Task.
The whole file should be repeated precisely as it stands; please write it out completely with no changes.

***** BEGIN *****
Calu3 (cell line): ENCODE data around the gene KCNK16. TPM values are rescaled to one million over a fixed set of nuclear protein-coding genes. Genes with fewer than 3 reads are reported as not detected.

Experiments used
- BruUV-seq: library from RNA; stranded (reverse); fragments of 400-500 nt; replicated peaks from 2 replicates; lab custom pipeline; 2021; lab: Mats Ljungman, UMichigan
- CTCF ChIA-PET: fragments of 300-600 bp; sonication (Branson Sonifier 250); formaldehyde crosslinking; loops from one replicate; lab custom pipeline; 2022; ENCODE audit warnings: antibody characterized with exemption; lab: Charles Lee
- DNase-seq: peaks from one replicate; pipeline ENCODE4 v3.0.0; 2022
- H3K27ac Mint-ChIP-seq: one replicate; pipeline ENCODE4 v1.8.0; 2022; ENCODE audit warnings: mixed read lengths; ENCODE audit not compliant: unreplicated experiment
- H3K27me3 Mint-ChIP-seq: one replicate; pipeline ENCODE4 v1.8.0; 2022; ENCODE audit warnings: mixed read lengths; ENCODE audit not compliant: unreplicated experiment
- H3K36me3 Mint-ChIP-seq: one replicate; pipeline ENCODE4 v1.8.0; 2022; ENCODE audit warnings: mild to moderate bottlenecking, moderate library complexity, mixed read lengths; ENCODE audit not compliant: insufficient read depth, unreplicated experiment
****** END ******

Calu3 (cell line): ENCODE data around the gene KCNK16. TPM values are rescaled to one million over a fixed set of nuclear protein-coding genes. Genes with fewer than 3 reads are reported as not detected.

Experiments used
- BruUV-seq: library from RNA; stranded (reverse); fragments of 400-500 nt; replicated peaks from 2 replicates; lab custom pipeline; 2021; lab: Mats Ljungman, UMichigan
- CTCF ChIA-PET: fragments of 300-600 bp; sonication (Branson Sonifier 250); formaldehyde crosslinking; loops from one replicate; lab custom pipeline; 2022; ENCODE audit warnings: antibody characterized with exemption; lab: Charles Lee
- DNase-seq: peaks from one replicate; pipeline ENCODE4 v3.0.0; 2022
- H3K27ac Mint-ChIP-seq: one replicate; pipeline ENCODE4 v1.8.0; 2022; ENCODE audit warnings: mixed read lengths; ENCODE audit not compliant: unreplicated experiment
- H3K27me3 Mint-ChIP-seq: one replicate; pipeline ENCODE4 v1.8.0; 2022; ENCODE audit warnings: mixed read lengths; ENCODE audit not compliant: unreplicated experiment
- H3K36me3 Mint-ChIP-seq: one replicate; pipeline ENCODE4 v1.8.0; 2022; ENCODE audit warnings: mild to moderate bottlenecking, moderate library complexity, mixed read lengths; ENCODE audit not compliant: insufficient read depth, unreplicated experiment